If you haven’t seen the movie “Perfect Storm”, I recommend you rent it, stream it, etc. It’s a good flick about some commercial fisherman on the eastern seaboard that get caught out at sea when two major storm systems collide. But this isn’t about the movie. The storm I’m talking about is coming our way in the form of the current drought and the forming of an El Nino in the Pacific.
This link to NOAA Fisheries site has some great information about El Nino conditions that I won’t detail here. Let’s just suffice to say that it’s bad news for Pacific Salmon and Steelhead. El Ninos occur pretty regularly. Warmer water than normal moves up the coasts of South, Central and North America and impact all inhabitants of the Pacific Ocean – from the bottom of the food chain to the top. The El Nino forming now is expected to be very strong – one of the warmest in the past 50 years. For Salmon and Steelhead, it means less forage fish (food) and a condensed environment. Generally salmon and steelhead experience reduced growth and increase mortality during an El Nino.
This is the rotten cherry on top of a crappy ice cream sundae.
We burned a few gallons of gas and left some rubber on the road to go see The Breach last night in Portland. An awesome film! A fellow movie goer remarked during the Q&A session afterwards – ” I’m overwhelmed, how do I, as an individual, do anything to help?”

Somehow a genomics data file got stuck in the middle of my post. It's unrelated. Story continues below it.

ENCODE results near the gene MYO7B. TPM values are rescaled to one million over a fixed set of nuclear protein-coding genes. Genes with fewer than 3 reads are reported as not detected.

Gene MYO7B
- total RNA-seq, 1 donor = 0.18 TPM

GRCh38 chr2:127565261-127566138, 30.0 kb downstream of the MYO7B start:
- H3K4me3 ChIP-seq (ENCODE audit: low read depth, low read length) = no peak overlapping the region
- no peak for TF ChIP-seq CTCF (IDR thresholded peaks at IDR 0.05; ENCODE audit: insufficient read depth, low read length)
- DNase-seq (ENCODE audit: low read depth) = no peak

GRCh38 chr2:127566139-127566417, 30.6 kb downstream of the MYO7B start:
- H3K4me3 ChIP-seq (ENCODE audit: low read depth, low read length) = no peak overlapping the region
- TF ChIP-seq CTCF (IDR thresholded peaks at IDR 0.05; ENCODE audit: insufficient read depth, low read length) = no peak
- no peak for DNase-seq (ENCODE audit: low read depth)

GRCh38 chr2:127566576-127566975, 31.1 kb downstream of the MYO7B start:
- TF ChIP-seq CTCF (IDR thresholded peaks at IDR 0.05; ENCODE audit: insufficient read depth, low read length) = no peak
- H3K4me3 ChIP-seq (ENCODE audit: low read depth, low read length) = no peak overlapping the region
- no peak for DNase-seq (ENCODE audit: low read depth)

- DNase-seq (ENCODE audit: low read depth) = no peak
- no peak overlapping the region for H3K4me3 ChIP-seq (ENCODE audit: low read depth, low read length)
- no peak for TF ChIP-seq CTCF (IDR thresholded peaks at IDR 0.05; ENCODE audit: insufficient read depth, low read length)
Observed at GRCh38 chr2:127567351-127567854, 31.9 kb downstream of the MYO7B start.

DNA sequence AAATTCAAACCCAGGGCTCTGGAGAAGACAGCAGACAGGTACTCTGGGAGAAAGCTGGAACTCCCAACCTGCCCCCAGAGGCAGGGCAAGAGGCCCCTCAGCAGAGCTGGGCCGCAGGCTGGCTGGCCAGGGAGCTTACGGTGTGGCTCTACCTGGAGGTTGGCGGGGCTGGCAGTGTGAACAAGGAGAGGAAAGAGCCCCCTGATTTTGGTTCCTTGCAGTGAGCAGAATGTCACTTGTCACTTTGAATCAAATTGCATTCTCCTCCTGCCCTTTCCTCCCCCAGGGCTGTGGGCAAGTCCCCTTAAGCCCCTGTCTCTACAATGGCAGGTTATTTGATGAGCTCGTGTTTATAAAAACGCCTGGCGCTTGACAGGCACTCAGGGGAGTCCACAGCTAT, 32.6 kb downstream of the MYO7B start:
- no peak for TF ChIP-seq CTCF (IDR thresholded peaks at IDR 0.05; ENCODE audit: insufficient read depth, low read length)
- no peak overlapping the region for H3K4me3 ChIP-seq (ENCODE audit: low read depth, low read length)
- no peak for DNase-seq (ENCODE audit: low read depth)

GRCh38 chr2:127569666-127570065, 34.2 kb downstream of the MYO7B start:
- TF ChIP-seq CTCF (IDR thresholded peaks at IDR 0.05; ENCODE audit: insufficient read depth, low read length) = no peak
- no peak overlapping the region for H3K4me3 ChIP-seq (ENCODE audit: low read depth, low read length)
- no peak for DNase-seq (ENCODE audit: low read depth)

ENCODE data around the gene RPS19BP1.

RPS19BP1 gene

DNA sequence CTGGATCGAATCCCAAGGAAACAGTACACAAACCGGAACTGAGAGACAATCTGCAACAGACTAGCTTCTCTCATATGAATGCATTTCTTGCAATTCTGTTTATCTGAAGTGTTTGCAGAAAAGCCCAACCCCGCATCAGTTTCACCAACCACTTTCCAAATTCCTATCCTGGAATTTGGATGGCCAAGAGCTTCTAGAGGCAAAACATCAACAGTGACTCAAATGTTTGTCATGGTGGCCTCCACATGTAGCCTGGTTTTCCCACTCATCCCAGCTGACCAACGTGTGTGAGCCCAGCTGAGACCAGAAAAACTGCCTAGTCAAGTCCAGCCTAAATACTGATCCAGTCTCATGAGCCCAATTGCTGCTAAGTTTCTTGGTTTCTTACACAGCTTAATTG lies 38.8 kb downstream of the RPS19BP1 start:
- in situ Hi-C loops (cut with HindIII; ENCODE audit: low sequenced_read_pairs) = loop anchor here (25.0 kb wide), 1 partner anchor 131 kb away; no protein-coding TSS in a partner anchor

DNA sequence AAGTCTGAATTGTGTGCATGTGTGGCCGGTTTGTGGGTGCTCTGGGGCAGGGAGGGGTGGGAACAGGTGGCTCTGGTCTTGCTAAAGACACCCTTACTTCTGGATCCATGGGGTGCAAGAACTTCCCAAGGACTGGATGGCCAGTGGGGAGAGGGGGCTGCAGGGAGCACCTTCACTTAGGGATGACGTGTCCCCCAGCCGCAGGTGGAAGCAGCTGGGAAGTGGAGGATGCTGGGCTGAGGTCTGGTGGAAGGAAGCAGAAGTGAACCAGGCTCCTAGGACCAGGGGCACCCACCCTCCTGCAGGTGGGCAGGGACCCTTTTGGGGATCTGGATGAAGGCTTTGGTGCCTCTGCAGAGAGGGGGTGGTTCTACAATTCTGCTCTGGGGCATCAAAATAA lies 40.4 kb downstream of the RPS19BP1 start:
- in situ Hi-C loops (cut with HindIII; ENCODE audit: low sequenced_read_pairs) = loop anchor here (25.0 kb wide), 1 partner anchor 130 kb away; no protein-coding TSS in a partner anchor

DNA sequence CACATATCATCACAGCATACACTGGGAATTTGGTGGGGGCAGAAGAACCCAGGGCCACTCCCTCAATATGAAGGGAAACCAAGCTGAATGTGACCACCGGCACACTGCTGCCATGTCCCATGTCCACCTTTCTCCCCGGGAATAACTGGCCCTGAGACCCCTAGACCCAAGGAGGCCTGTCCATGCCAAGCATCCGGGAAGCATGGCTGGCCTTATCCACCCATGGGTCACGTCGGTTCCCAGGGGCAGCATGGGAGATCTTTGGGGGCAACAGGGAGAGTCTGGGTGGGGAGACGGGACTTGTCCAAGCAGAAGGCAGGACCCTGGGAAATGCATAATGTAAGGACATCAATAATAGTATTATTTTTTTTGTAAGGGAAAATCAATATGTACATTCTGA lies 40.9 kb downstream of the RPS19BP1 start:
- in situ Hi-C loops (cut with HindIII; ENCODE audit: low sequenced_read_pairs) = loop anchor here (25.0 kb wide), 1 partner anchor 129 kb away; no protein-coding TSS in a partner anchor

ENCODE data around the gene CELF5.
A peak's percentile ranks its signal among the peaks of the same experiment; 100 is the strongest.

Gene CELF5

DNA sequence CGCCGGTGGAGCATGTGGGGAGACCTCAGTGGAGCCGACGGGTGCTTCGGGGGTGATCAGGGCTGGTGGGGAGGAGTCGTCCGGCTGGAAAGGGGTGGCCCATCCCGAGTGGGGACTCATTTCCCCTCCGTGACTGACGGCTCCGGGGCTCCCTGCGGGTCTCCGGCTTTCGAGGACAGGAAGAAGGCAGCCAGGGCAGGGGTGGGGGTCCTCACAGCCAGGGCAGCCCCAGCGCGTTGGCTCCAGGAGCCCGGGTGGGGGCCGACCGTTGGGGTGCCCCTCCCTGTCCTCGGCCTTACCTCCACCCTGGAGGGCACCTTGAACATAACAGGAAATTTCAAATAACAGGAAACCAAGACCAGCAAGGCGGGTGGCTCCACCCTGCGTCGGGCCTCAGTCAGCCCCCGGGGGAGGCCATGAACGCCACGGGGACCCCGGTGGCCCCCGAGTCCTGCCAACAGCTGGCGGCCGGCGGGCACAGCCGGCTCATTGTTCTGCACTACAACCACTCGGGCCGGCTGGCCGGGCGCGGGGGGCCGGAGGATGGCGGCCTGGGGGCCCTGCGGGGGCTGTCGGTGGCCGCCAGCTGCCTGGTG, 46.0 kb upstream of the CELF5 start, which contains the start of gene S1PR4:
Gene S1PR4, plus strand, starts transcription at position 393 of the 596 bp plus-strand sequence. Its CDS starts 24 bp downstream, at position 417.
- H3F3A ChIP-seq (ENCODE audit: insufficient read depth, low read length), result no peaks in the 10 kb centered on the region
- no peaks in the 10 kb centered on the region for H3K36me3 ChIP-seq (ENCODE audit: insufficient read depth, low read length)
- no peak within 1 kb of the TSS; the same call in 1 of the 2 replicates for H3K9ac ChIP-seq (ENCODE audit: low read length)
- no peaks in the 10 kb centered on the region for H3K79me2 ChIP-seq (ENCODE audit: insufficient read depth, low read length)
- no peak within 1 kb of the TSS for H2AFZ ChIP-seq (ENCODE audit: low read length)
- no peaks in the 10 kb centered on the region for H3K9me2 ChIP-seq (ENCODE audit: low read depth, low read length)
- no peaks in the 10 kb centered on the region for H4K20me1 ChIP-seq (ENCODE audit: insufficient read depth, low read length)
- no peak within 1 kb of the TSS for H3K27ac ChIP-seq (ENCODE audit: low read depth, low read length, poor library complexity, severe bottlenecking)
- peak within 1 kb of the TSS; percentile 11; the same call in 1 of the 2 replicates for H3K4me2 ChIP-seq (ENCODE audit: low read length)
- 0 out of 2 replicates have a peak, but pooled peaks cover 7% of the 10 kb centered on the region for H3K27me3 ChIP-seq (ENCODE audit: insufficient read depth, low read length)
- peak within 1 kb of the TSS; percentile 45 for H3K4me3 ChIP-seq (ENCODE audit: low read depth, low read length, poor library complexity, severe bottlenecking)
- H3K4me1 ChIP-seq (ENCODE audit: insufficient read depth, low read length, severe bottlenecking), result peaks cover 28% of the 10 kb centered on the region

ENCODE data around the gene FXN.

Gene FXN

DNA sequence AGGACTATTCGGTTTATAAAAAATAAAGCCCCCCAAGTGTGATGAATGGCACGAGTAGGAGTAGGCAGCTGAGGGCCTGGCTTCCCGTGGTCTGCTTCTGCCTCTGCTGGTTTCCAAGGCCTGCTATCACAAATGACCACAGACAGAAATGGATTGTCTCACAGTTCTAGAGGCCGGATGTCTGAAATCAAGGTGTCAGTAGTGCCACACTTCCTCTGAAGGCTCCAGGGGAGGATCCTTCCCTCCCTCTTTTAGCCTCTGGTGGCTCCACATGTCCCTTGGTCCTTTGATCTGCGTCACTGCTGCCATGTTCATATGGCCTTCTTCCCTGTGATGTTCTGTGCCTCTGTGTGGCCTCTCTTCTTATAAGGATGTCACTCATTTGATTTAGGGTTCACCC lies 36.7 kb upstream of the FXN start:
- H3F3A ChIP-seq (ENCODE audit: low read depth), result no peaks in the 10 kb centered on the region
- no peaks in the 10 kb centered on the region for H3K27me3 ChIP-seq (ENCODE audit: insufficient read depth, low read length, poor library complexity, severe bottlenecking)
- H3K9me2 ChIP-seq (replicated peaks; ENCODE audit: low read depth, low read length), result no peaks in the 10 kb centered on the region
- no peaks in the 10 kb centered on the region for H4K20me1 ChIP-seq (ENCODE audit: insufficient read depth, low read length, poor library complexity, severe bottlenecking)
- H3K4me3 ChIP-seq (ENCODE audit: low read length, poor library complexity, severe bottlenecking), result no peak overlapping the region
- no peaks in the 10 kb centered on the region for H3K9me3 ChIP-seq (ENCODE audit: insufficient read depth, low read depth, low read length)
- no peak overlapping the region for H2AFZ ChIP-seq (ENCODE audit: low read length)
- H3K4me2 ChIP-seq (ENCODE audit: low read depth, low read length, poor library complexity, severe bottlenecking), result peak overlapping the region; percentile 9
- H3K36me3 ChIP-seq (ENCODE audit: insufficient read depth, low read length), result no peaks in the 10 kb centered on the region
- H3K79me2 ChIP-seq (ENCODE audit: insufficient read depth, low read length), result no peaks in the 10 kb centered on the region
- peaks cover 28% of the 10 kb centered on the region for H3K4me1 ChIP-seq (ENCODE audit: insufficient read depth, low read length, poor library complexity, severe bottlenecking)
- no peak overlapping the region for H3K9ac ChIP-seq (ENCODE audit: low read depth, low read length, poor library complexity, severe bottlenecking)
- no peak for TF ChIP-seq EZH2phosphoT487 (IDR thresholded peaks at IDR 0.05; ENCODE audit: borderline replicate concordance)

Lori and I had a great discussion on the way home about how we can justify taking a stand on the issues when we as a family are a major contributor to so many of the problems. We added to the population explosion by having 8 kids between us. We live in a home made of 95% wood, we heat our home with firewood and electricity. A home which is protected from flood by two dams just upstream. We have a septic tank and drain field within 50 feet of the river and we aren’t all that careful about the chemicals we use within our home. Part of our household income is derived from my fishing guide service. The bulk of my working career has been in the telecommunications industry – a huge consumer of copper. Yup, we’re consumers of the “4 Hs” that are slowly driving nails into the coffin for wild fish species – Hydro, Habitat, Harvest and Hatchery.
Being called a “tree hugger” makes a guy stop and think. At least it made me stop and think. It was said in jest and I got a laugh out of it for sure. I know where it came from too. Lately, I’ve been a little more vocal about something I care about – Wild fish species of the Pacific Northwest.